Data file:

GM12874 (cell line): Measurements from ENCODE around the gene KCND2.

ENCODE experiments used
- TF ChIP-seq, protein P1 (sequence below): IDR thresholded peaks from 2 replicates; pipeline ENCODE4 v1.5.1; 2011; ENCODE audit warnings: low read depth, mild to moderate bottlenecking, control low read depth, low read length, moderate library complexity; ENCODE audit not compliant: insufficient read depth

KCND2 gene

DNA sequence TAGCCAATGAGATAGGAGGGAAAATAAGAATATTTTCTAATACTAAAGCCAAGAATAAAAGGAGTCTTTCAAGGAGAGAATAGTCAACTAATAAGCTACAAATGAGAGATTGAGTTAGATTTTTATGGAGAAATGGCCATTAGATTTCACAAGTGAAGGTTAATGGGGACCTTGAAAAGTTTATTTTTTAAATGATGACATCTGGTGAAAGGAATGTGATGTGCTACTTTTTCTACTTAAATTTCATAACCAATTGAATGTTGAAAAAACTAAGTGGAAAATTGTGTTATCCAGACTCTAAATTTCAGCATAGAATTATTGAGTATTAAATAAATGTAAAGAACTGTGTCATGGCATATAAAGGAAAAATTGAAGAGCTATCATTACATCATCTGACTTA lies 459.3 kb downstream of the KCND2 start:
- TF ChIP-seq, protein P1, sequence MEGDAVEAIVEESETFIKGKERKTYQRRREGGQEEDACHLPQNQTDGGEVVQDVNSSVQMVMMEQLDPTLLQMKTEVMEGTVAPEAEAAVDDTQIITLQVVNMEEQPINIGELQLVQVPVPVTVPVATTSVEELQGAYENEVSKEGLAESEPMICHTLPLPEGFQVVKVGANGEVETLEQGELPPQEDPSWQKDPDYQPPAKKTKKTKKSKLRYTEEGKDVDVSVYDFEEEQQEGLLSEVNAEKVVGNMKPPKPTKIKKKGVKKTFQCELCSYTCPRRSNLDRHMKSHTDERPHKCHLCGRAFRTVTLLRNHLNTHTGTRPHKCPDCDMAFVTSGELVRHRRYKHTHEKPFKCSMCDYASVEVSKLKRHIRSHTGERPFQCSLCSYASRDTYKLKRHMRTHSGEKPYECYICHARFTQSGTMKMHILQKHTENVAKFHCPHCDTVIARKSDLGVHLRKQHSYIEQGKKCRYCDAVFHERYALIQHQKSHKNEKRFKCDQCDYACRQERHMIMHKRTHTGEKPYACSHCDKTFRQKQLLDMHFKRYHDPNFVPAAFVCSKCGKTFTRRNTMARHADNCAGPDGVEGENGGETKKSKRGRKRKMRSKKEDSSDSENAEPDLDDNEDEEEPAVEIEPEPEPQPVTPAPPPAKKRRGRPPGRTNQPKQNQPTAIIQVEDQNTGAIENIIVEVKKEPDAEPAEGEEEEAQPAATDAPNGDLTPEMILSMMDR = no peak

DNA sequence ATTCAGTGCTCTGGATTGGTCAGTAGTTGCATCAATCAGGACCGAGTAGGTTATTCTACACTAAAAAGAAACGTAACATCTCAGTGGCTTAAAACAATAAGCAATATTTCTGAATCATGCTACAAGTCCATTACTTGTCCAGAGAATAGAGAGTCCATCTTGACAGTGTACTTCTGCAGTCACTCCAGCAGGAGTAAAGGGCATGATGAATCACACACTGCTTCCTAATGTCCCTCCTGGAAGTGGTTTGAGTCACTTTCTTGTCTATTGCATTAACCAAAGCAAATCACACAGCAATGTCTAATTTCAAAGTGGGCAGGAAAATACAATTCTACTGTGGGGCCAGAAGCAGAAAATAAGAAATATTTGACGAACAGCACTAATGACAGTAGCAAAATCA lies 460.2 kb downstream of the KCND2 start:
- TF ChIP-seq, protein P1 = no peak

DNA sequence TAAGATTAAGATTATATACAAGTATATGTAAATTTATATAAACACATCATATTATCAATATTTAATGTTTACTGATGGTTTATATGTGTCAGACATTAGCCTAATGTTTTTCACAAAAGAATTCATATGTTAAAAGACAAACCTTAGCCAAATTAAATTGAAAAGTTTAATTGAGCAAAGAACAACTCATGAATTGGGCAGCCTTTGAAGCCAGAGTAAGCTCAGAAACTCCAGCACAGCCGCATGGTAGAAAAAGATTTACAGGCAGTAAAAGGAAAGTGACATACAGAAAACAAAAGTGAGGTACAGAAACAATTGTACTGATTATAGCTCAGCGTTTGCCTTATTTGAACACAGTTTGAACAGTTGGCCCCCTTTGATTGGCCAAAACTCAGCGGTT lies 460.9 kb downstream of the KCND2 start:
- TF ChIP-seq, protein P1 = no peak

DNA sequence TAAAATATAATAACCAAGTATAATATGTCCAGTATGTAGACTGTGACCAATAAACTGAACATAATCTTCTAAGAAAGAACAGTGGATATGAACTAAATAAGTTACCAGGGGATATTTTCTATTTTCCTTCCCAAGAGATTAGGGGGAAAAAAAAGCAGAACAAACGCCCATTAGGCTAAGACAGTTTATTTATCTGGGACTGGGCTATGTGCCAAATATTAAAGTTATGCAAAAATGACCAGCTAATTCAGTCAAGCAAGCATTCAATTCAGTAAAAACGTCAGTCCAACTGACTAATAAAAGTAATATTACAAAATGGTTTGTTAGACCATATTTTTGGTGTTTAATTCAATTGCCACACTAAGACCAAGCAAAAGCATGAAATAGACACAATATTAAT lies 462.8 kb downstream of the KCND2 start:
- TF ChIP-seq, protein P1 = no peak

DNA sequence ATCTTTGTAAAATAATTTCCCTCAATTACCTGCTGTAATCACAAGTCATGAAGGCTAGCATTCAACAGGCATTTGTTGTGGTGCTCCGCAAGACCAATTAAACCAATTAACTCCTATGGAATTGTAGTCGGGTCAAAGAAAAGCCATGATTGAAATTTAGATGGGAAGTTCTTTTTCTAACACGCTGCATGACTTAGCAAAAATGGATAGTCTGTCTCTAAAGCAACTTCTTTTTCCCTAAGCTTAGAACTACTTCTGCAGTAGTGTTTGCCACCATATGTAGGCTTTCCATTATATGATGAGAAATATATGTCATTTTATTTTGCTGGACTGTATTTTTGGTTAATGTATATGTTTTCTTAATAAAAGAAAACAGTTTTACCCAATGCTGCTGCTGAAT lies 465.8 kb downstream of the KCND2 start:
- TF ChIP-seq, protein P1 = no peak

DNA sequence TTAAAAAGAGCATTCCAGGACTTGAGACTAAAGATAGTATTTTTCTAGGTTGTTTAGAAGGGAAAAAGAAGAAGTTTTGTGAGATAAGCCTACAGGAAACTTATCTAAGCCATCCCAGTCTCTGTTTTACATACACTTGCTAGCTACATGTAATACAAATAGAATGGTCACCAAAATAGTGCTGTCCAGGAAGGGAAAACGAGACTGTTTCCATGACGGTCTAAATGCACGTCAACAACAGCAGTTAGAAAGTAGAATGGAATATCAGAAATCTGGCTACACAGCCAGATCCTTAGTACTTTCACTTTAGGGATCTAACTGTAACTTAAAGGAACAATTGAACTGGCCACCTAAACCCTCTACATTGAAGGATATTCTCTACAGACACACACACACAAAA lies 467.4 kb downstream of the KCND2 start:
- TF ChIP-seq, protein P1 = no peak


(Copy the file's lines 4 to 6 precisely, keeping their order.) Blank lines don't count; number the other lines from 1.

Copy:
KCND2 gene

DNA sequence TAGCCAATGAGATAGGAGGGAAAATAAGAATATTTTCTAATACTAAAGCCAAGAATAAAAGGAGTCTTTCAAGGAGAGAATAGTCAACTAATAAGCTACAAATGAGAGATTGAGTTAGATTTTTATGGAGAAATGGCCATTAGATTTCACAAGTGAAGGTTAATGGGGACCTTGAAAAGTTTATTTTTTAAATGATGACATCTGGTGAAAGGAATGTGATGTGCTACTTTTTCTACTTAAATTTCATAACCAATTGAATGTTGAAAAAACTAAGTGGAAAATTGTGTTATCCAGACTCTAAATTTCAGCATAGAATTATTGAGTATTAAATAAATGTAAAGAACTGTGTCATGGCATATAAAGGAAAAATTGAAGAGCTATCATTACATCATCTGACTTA lies 459.3 kb downstream of the KCND2 start:
- TF ChIP-seq, protein P1, sequence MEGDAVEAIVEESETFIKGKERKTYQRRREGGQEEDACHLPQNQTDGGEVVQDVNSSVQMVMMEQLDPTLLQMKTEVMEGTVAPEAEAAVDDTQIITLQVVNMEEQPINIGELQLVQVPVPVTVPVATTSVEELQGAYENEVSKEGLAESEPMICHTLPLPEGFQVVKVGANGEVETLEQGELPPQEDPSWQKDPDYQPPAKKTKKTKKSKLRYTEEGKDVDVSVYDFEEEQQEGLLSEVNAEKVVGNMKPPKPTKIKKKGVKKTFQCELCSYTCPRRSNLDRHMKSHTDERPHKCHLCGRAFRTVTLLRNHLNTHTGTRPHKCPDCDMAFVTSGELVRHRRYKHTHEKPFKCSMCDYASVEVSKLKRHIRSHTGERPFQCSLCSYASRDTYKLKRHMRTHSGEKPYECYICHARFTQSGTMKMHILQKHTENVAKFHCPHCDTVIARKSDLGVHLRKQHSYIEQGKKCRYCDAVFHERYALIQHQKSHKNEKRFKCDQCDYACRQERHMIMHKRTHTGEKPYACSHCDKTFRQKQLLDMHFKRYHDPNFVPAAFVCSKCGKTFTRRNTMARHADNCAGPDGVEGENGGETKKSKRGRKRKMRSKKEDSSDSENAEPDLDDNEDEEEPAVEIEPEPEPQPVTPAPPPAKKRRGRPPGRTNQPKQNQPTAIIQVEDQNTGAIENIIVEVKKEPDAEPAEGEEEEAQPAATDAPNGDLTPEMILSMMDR = no peak